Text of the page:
Trump FBI pick Christopher Wray testifies no one asked him for 'loyalty oath'

Christopher Wray was nominated in June after the firing of James Comey.

"My loyalty is to the Constitution, the rule of law and to the mission of the FBI," Christopher Wray said in response to questioning this morning by Sen. Patrick Leahy, D-Vt. "No one asked me for any kind of loyalty oath at any point during this process and I sure as heck didn't offer one."

Comey later testified that President Trump said, "I need loyalty" and "I expect loyalty" during a private dinner between the two in January -- a conversation he said included discussion of the director's continued employment, which Trump has denied.

On the topic of Mueller's investigation, Wray declared his respect for the special counsel and said he would be "very committed" to supporting him. He additionally dismissed the suggestion that the probe would face interference under his watch.

"I would consider an effort to tamper with director Mueller's investigation to be unacceptable and inappropriate and would need to be dealt with very sternly and appropriately," Wray said.

In a particularly spirited exchange with Sen. Lindsey Graham, R-S.C., Wray was asked about a hypothetical situation in which the senator was presented with the kind of opportunity that the president's son, Donald Trump Jr., faced in a series of emails in June 2016.

Donald Trump Jr. released screenshots of the emails Tuesday apparently showing how he was offered, and accepted, the chance to meet with a person who was said to be a Russian government attorney who had incriminating information about Hillary Clinton.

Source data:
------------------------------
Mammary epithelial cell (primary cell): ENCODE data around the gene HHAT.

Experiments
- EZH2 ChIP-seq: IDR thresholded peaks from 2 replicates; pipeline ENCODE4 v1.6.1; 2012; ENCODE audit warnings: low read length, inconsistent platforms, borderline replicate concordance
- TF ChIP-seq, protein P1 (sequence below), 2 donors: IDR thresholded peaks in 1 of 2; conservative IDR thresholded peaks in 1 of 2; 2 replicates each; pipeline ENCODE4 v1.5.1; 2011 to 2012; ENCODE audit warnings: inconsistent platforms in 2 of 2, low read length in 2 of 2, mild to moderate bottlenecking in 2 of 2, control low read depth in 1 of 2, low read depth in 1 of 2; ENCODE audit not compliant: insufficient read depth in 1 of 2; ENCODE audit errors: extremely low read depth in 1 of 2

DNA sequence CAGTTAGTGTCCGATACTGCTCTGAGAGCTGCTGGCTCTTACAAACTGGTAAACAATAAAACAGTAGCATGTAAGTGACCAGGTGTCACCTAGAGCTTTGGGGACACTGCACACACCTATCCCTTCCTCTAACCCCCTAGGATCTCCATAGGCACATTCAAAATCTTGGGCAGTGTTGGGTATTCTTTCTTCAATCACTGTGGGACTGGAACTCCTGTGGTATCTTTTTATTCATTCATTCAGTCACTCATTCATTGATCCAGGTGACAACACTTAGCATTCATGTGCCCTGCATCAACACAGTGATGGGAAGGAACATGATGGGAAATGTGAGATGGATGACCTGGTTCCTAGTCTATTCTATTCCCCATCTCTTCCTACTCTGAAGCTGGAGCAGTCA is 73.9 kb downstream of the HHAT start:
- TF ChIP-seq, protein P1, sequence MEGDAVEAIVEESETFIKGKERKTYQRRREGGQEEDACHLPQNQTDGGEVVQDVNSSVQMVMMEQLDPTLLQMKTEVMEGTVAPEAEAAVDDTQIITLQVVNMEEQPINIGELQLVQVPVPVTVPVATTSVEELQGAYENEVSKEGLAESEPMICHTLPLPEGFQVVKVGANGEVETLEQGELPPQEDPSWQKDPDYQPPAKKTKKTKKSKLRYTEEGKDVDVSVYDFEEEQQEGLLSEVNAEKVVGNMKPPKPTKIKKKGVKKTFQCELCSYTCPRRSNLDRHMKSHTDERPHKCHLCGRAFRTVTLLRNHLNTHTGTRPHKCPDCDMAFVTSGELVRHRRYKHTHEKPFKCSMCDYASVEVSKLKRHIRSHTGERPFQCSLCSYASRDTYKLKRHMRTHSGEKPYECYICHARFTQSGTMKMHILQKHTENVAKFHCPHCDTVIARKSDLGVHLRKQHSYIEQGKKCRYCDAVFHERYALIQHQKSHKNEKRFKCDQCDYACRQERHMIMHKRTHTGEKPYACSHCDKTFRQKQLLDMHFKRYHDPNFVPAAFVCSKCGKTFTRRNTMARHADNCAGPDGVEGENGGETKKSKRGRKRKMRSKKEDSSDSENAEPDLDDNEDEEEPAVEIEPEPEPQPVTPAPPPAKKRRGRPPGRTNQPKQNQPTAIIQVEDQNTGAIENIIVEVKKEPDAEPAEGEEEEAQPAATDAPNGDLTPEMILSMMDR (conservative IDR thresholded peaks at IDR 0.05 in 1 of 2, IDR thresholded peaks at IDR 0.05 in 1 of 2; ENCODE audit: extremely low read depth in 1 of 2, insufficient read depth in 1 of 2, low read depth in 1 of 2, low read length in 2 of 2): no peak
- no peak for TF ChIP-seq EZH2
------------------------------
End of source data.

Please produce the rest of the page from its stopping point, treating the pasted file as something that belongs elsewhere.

"I would think you would want to consult with some good legal advisers before you did that," Wray said.

Further pressed by Graham, he added, "To the members of this committee, any threat or effort to interfere with our elections from any nation state or any non-state actor is the kind of thing the FBI would want to know."

As the hearing continued on the subject of the Russia investigation, Wray was asked to respond to Trump's efforts to label the probe as fruitless -- "I do not consider Director Mueller to be on a witch hunt," he said -- and whether he understands the challenges faced by the FBI in a tumultuous time.

"I fully understand that this is not a job for the faint of heart and I can assure this committee, I am not faint of heart," Wray said.

He also said, "I believe to my core that there's only one right way to do this job and that is with strict independence, by the book, playing it straight, faithful to the Constitution, faithful to our laws and faithful to the best practices of the institution. Without fear, without favoritism and certainly without regard to any partisan political influence."

Formerly an assistant attorney general under President George W. Bush, Wray now works as a lawyer in private practice. He was nominated by Trump in June to lead the FBI.

The position of FBI director carries a 10-year term and requires Senate confirmation by a majority of 51 votes.